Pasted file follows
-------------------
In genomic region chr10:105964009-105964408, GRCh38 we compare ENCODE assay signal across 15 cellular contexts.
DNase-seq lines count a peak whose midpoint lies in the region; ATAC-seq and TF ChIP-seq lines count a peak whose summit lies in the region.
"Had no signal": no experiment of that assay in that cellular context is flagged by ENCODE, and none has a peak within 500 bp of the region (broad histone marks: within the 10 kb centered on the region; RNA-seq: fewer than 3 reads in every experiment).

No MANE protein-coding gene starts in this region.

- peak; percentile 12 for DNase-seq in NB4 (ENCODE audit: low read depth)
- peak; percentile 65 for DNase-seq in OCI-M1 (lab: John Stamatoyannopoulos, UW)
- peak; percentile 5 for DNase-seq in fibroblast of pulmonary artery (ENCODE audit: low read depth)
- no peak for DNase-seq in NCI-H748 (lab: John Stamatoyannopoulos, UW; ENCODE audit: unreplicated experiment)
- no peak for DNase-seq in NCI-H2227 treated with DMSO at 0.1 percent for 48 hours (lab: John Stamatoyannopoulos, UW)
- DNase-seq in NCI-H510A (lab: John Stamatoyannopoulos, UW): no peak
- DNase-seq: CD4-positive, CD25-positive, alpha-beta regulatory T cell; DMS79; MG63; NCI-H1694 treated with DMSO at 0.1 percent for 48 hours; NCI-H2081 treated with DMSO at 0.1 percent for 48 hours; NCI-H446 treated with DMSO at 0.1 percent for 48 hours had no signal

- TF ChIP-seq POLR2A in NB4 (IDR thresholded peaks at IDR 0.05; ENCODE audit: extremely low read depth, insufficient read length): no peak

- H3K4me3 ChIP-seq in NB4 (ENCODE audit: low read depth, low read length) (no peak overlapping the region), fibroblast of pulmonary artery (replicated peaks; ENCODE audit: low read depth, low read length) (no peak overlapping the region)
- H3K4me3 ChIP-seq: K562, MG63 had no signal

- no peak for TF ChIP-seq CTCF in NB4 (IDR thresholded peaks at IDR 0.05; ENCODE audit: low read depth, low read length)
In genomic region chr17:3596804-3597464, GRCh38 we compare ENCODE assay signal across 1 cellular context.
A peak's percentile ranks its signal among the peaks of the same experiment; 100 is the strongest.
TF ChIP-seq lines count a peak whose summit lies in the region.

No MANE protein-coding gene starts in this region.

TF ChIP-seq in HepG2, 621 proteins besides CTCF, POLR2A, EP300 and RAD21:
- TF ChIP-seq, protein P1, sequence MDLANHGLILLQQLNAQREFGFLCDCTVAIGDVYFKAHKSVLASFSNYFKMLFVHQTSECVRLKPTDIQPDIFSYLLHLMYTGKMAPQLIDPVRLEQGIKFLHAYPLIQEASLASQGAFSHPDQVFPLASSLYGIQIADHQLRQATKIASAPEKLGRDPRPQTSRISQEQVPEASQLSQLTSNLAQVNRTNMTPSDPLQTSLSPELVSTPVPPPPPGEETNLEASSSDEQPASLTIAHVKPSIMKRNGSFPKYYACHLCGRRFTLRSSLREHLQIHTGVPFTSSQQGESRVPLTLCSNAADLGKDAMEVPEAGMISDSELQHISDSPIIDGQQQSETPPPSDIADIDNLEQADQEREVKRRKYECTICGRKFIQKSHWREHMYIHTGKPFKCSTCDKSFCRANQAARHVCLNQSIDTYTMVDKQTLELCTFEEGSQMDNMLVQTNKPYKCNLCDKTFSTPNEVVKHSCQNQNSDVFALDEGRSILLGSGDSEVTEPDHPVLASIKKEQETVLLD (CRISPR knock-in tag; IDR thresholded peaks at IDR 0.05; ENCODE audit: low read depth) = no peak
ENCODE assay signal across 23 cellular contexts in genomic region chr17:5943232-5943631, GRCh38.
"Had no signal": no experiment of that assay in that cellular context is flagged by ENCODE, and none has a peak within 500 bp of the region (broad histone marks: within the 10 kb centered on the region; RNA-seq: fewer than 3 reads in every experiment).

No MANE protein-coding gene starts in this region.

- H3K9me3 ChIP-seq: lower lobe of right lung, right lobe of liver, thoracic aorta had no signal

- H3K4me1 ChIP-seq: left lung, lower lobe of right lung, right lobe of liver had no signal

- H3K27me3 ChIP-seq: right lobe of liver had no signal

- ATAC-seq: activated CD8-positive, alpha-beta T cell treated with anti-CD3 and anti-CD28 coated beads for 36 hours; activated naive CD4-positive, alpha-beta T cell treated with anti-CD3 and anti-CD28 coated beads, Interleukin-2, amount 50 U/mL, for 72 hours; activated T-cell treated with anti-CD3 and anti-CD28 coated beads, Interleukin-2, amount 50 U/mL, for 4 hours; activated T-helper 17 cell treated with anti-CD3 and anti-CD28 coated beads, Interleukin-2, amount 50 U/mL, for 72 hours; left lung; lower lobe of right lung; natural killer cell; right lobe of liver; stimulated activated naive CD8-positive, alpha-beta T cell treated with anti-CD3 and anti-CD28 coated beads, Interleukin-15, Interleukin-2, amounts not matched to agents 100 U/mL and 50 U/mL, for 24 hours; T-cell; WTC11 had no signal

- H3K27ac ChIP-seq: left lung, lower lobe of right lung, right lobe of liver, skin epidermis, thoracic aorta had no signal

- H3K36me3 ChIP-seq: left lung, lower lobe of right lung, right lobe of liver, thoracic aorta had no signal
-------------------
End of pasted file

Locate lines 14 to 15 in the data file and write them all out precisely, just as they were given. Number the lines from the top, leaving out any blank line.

- H3K4me3 ChIP-seq: K562, MG63 had no signal

- no peak for TF ChIP-seq CTCF in NB4 (IDR thresholded peaks at IDR 0.05; ENCODE audit: low read depth, low read length)